(2008, Rated R, 92 min., HD)

After yesterday's casting announcements of Tom Hardy as Bane and Anne Hathaway as Catwoman, the esteemed Mr. Eisenberg used Bronson as Exhibit A in his claim that Hardy was perfect for the role of the 'roided-out bat-breaker. In the spirit of solidarity, I thought I'd point out that Bronson is available streaming in HD as we speak. Hardy stars as Charlie Bronson, a notorious criminal dubbed "the most violent prisoner in Britain" and who has spent most of his life in jail, much of that in solitary confinement. It's a look inside the mind of a savage man who wanted more than anything to be famous...and didn't care how he acquired that fame. Most reviewers gave middling praise to the film itself, but Hardy's performance is pretty much universally praised. Watch this one while mentally inserting a Bane hood over Hardy's head. And try to forget that this ever happened.

Double-Feature It With:

Valhalla Rising
(2009, Not Rated, 93 min., HD)

If you're in the mood to evaluate the other half of the newly announced villainous duo from The Dark Knight Rises, I recommend grabbing a copy of Rachel Getting Married or checking out Hathaway's stellar performance in the otherwise unremarkable Love and Other Drugs. Since neither of those is streaming, however, we'll stick with Bronson director Nicolas Winding Refn for another violent and stylized tale, this time focusing on Viking warrior One-Eye (Mads Mikkelsen). Don't go in expecting a better version of The 13th Warrior, however; check out Rich's DVD review for more.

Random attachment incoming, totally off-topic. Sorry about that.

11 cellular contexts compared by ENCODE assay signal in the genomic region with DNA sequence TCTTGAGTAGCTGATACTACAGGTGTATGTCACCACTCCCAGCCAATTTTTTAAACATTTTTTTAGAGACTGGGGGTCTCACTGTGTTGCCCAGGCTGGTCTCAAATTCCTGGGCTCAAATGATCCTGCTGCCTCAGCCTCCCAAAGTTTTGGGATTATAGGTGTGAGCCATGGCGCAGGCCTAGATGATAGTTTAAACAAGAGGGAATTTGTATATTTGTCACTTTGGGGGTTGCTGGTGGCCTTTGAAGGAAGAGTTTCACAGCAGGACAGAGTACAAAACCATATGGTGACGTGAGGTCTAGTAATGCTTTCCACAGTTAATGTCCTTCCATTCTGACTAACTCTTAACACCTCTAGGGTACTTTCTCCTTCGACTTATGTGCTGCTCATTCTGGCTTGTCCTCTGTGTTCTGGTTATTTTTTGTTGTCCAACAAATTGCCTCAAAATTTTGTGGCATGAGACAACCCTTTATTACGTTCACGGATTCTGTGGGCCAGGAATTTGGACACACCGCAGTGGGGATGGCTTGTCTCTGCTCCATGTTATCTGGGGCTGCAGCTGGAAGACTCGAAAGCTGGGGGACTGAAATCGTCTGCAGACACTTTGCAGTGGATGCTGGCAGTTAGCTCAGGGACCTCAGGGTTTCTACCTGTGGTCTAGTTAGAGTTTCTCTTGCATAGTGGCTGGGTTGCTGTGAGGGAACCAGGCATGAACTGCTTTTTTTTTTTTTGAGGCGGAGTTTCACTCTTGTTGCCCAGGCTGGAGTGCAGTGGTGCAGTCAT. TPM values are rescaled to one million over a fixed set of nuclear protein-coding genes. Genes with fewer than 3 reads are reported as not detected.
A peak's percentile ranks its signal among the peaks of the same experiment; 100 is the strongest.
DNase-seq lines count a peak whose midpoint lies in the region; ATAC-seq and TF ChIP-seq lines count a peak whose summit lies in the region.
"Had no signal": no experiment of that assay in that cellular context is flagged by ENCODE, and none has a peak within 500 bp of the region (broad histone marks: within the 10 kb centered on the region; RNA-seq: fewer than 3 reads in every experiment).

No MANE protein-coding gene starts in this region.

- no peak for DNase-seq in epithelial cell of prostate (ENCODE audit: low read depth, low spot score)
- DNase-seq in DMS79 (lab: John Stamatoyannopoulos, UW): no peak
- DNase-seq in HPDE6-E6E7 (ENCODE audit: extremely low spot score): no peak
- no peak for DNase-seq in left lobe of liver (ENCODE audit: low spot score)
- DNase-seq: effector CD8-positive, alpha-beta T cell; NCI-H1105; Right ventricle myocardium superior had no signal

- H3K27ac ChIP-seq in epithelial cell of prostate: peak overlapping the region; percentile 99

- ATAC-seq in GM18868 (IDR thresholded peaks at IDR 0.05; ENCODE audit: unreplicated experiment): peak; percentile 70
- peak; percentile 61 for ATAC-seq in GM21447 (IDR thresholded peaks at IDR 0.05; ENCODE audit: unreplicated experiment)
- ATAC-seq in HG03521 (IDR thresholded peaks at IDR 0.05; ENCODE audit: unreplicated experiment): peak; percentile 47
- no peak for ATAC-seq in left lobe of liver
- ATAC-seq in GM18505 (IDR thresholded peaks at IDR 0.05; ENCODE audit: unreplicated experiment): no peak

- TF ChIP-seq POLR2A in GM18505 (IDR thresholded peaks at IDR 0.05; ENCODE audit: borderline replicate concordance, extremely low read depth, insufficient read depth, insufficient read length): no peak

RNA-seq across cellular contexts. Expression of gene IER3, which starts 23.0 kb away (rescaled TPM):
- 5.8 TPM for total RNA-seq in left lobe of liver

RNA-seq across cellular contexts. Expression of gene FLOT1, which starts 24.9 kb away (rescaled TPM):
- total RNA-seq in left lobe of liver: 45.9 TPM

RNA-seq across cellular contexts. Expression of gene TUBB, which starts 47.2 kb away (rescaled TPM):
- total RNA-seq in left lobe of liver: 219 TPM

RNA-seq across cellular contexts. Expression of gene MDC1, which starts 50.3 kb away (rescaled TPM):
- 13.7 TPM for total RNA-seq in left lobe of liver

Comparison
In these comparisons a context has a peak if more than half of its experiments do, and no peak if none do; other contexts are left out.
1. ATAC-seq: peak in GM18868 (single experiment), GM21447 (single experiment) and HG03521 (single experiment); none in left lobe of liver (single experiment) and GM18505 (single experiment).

Leaving Las Vegas
(1995, Unrated, 112 min.)

People like to pick on Nic Cage these days, and let's face it: he kind of makes it easy for us, doesn't he? But let's not forget that he's actually been damn good on occasion. One of his very best roles is in Leaving Las Vegas, also one of the most depressing movies ever filmed. Cage stars as a downwardly spiraling alcoholic who gives up on life, moves to Las Vegas, and sets about drinking himself to death. Not in the abstract, either: that's literally his goal. Along for the ride is Sera (Elisabeth Shue), a prostitute he befriends during his slow, boozy self-destruction. Cage earned a Best Actor nomination for his performance, and rightly so. I recommend keeping an emergency anti-depression kit on hand to resuscitate any of your friends who may begin rocking in a fetal position or attempting to slice open their arteries during the movie. Suggested anti-depression kit contents: fluffy puppies, that video of the baby panda sneezing, and the last 10 minutes of The Shawshank Redemption.

Double-Feature It With:

Johnny Got His Gun
(1971, Rated PG, 111 min.)

What's that? You're not depressed enough? You still have faith in the possibility for goodness and hope in this bleak, benighted world? Fear not, for Dalton Trumbo rides to the rescue with this tale of a World War I soldier who has lost his arms, legs, eyes, and ears, and now lives trapped in the shell of his own body, walled off in darkness with no way to communicate and no solace from his own tortured thoughts. You're welcome.